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Composting Food – It’s the Law! A Part of Seattle’s Zero Waste Initiative

January 20, 2009

There are some big recycling changes happening in Seattle in 2009. Already, styro-coffin take-away food containers are banned. Next up, in April, all food waste, including meat and dairy, will no longer belong in the trash can. Instead, homeowners will be expected to include it in their yard waste pick up. But, what if you don’t subscribe to curbside yard waste?

2009 Food & Yard Waste Carts

2009 Food & Yard Waste Carts

Well, if you live in an apartment, it appears you won’t be required to compost your food scraps. If you live in a single family residence, you will need to compost your food. New 13-gallon carts for compostables should be delivered to your home by the end of March, and you will be billed for pick up beginning in May.¬† You do have the option or order a cart larger than the standard 13-gallon size, which will cost you $3.60/month. The largest option is 96 gallons, which will run you $6.90/month.

What if you compost at home? Well, you can opt out of the curbside composting program. But, be aware that by doing so you may get a visit to verify you have a compost system at home!

If you do want a different size container or if you want to opt out of the program, you must notify Seattle Public Utilties of your choice no later than January 31, 2009. The form and additional information is available online here.

Personally, I do it all. I have indoor and outdoor vermicomposting systems as well as a passive leaf clipping composter. As well, I subscribe to curbside yard waste pick up. In our two-person household, we produce more food waste than our worm bins can process. And, our garden produces more clippings than our smallish bin can handle, and honestly, I’d rather use my limited garden space to garden than to put up a huge composting bin system. I have the option; I can pay to have my weeds and other waste taken away for just a few dollars a month. Yes, I end up buying in several yards of finished compost each year, but honestly, I doubt given my space and inputs, I could produce the volume of return material that I need anyway.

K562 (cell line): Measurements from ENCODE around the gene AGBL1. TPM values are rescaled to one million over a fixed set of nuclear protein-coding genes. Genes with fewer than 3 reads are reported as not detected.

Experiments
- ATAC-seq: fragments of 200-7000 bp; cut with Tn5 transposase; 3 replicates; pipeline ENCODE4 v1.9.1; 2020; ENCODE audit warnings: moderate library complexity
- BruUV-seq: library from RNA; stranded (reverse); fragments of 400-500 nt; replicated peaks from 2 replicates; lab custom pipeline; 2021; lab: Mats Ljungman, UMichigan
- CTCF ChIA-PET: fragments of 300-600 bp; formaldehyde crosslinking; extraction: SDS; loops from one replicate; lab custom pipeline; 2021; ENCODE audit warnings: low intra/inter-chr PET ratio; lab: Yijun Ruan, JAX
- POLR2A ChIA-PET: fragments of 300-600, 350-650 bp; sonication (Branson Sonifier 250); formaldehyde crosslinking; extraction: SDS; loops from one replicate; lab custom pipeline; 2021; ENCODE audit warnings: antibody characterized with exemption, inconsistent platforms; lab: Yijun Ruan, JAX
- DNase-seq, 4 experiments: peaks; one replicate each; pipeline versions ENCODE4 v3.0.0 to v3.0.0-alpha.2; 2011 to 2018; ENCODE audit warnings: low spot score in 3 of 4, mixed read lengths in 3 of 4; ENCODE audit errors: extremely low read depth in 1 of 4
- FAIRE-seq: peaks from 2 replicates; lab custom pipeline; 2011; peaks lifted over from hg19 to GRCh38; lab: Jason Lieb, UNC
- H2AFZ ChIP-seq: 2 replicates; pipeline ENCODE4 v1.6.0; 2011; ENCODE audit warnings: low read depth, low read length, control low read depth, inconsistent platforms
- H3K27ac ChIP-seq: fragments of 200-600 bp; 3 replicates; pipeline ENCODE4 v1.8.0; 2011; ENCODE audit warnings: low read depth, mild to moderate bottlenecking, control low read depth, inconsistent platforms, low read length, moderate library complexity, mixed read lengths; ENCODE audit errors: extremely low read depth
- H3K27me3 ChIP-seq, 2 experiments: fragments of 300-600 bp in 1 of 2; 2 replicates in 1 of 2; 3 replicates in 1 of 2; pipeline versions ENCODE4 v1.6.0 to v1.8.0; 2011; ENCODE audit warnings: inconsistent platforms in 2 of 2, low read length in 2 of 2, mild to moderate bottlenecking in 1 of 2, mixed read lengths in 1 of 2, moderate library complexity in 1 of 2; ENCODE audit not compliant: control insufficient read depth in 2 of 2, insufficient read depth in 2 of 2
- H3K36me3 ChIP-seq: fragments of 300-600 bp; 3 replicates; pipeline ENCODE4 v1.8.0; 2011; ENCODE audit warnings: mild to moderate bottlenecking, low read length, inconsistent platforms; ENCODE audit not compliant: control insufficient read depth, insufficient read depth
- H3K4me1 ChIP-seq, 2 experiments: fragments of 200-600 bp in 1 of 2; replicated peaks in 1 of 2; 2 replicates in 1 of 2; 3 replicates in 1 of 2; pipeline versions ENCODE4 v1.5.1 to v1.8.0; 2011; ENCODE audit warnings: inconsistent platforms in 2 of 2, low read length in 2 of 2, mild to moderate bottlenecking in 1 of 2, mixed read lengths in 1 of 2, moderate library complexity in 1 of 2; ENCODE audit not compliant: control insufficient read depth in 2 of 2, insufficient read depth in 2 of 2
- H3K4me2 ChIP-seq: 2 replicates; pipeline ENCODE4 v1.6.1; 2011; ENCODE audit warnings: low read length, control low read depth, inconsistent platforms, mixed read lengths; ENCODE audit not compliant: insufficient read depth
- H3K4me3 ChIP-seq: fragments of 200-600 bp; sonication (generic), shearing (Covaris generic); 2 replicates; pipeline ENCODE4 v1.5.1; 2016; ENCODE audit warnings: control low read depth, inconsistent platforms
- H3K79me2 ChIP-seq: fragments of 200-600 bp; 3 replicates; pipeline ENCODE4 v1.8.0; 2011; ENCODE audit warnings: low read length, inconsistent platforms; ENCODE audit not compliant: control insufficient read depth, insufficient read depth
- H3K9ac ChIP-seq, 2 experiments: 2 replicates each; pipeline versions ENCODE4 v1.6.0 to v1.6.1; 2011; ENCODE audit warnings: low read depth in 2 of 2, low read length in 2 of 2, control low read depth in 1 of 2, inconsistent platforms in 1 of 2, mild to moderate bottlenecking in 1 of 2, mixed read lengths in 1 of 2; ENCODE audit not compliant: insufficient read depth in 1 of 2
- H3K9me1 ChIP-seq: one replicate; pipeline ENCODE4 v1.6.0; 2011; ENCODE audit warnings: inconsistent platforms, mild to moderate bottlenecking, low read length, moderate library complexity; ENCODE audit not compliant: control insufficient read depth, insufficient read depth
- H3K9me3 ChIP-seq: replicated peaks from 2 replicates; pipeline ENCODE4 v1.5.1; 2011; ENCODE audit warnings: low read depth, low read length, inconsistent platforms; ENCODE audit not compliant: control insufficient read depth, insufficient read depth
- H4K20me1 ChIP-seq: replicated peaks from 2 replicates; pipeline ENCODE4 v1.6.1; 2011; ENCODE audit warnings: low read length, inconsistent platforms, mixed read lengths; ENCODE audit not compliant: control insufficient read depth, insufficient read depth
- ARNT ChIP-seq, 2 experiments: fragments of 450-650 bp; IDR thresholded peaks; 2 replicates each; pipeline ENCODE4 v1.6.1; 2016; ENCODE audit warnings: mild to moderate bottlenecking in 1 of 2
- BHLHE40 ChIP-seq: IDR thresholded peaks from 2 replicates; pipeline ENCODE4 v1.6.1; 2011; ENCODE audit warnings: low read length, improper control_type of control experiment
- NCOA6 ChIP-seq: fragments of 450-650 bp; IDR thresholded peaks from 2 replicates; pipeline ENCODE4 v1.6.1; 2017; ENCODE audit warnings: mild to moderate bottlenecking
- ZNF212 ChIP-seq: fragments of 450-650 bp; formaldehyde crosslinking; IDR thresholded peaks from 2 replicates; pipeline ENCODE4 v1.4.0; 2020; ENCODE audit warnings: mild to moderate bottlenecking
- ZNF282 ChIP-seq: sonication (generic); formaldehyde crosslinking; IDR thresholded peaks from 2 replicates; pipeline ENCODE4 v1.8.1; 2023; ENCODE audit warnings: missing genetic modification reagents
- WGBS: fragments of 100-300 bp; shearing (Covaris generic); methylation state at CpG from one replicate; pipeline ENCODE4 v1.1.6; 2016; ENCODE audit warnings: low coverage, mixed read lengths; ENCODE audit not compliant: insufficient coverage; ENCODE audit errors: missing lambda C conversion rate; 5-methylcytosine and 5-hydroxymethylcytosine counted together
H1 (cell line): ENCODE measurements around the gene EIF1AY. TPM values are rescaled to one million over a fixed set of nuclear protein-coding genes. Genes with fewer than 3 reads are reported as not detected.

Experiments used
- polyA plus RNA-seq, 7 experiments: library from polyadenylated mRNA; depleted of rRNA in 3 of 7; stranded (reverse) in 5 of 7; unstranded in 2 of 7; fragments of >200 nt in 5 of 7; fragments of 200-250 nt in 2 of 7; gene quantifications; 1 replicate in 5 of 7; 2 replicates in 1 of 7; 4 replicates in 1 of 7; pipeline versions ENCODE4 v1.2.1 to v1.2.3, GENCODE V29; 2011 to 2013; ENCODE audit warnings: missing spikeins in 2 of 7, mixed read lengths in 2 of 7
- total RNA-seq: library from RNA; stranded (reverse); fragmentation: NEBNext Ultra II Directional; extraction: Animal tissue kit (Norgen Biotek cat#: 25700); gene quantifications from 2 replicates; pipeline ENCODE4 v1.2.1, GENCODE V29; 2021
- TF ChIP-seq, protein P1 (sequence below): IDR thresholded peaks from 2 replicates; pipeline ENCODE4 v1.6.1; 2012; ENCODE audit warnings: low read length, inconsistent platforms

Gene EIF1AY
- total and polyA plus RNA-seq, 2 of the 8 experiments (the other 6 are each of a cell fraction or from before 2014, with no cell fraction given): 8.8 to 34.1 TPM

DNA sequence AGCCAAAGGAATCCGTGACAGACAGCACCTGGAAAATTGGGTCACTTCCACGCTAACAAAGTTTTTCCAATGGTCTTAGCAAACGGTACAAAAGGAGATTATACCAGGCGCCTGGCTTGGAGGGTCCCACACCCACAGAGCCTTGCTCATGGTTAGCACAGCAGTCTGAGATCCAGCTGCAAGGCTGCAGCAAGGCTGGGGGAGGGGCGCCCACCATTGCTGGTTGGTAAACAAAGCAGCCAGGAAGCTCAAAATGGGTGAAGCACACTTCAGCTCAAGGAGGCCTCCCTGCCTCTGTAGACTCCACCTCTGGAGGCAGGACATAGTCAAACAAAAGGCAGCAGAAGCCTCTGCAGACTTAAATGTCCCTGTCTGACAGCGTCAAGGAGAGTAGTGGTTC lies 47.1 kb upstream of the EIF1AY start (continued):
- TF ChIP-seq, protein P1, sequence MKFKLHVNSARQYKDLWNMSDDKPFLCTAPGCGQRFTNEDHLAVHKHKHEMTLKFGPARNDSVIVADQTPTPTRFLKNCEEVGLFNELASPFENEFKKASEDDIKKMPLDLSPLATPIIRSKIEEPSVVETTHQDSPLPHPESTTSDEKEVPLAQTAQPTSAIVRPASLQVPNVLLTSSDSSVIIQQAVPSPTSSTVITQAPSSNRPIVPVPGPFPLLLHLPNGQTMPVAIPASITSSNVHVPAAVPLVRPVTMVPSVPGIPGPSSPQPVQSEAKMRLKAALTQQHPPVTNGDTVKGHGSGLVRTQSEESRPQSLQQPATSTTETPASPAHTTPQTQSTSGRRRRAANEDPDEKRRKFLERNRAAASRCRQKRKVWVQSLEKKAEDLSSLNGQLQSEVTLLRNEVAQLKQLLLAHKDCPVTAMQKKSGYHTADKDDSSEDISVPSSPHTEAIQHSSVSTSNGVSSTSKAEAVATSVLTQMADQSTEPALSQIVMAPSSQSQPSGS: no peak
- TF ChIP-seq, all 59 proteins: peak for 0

Plus, with the city’s recycling program slated to process meat, dairy and fish waste, the price is an even bigger bonus. In vermin-infested city limits where high-heat compost systems are unlikely, processing meat byproducts in compost just isn’t a great idea. I’m sure someone out there is having success, but frankly, for a few extra bucks a month, I’m happy to have the city haul it away for me.

A few questions remain for me about how this system will succeed:

  1. Just how nasty will these bins get, especially in the heat of summer? When food waste goes into plastic garbage bags, it’s fairly well contained. When it goes into an open pile of vegetative rubbish, what kind of nastiness will we be in for — even with 1x/weekly yard waste pick up?
  2. Will rats, crows, seagulls and other critters invade? Sure, they don’t get into the trash cans too often now, but leave the lid off on trash day and watch the party start. If the flip-floppy yardwaste lids remain a bit open from a too-long stick or a bushy pile of grass clippings, will the steak trimmings and moldy cheese bring in the vermin?

What’s next for the zero-waste initiative? Well, if you live in Seattle, you’ll remember all the hype about instituting a fee for having your groceries bagged in a store bag. Well, last I heard this was sent back to the table. Will it be put into play this year? We’ll see. What I have noticed, empirically, is more people using their own bags at the store more often. Good for you Seattle!

2 Comments

  1. […] clear, what’s happening as of January 1, 2015 is enforcement of a long-standing part of the greater zero-waste initiatives in Seattle, which are discussed in detail here. In the beginning, there were no fines for being too […]

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